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Caterpillar Ford F150 - Caterpillar F-150

Posted in Features on March 1, 2002
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Photographers: Christian Hazel

The only thing Caterpillars and CATs have ever had in common is an unmistakable shade of industrial yellow paint that's come to symbolize shear strength and durability in machinery and engines. Justin Barnes and Dale Wheeler out of Myrtle Creek, Oregon, must have built their CAT F-150 with some of the same ideals in mind to come up with this fullsize rockcrawler. A stout drivetrain, a cut body, and 42x15-16.5 TSLs follow the trend in low lift/big tires that adds up to just the kind of pickup Caterpillar would build if it was in the light truck business. When these guys were done with the four-month buildup, a coat of the legendary yellow paint seemed appropriate for their creation. OK, the stuff's really cheap too.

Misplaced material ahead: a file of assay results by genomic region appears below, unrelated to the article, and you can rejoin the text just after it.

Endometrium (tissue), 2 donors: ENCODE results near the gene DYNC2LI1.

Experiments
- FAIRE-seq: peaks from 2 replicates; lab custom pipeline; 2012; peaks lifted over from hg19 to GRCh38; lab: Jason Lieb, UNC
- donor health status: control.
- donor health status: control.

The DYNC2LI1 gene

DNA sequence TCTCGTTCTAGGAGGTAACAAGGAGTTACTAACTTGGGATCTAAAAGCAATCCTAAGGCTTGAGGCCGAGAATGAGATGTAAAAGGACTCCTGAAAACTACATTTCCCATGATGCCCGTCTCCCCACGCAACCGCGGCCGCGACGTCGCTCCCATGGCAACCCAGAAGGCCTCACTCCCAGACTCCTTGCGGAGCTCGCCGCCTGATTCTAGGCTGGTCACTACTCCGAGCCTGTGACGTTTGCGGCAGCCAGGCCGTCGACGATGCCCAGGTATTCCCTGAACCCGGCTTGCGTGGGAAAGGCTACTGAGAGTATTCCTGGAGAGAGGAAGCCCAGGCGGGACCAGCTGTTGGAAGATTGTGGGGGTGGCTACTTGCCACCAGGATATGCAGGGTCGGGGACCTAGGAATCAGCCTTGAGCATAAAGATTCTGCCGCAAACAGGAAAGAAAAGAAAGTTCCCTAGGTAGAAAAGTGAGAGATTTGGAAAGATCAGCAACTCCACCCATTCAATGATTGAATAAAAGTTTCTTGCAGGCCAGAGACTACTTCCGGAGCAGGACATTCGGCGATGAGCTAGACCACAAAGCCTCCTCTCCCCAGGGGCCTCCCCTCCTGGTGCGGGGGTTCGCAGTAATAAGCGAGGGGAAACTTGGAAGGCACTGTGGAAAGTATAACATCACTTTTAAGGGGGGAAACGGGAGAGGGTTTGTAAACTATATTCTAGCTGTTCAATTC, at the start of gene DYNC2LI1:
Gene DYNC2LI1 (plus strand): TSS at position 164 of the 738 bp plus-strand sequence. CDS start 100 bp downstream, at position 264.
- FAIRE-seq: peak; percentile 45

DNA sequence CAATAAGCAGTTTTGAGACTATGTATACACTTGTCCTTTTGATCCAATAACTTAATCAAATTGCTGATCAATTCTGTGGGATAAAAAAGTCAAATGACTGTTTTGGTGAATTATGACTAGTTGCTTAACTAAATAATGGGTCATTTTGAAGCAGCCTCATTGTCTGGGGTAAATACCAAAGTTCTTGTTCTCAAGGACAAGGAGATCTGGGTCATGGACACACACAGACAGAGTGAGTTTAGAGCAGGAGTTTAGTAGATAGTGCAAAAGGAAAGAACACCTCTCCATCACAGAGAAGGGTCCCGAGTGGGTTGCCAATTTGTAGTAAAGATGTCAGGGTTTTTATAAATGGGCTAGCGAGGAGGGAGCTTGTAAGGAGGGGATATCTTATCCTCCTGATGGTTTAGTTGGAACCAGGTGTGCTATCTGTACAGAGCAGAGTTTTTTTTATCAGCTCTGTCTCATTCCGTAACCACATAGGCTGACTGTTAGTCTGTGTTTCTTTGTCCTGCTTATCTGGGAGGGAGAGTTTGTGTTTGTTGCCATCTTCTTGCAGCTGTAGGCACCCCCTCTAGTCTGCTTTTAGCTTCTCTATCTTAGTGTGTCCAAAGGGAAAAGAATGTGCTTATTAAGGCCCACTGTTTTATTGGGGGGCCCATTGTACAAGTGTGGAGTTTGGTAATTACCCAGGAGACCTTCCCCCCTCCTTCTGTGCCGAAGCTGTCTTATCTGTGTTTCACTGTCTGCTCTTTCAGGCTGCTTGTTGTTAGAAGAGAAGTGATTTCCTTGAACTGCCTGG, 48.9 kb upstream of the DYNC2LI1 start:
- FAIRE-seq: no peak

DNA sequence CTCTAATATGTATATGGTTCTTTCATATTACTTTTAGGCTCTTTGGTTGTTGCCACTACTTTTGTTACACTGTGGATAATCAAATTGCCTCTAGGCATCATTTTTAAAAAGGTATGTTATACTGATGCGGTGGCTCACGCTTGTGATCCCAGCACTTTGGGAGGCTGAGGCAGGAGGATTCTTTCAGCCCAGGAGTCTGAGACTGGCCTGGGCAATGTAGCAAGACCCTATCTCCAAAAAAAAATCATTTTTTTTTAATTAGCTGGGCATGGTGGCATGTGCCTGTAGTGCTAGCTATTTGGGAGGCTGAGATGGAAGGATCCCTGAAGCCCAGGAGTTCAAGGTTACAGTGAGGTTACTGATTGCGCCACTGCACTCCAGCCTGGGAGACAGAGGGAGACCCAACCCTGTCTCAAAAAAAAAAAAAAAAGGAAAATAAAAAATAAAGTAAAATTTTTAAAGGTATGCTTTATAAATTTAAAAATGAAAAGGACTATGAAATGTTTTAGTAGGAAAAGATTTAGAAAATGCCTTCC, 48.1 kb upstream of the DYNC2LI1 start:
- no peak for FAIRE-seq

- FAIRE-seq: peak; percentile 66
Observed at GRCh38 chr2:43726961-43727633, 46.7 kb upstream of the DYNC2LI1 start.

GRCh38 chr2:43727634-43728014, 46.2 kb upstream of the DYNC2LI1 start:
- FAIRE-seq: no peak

Justin and Dale had the entire 4WOR staff checking out their rig, trying to find the one thing that made it stand out. We failed because there isn't any single thing that makes this truck cool. Rather, the beauty of this truck is its absolute simplicity and the attention to detail: rear shocks that are mounted on top of the axletubes for ground clearance, clean wiring, a smooth undercarriage where the drivetrain and exhaust have been tucked up nearly flush with the framerails, and more.

The interior has been left uncluttered, with just two Jazz racing seats and a Tuffy console with a Lokar shifter for the C-6 transmission. Plans call for a full rollcage and some more body trimming. That'll mean a few more coats of the powerful yellow paint, which is good because Caterpillar would never stand for the gray graphics added by the Moab rocks.

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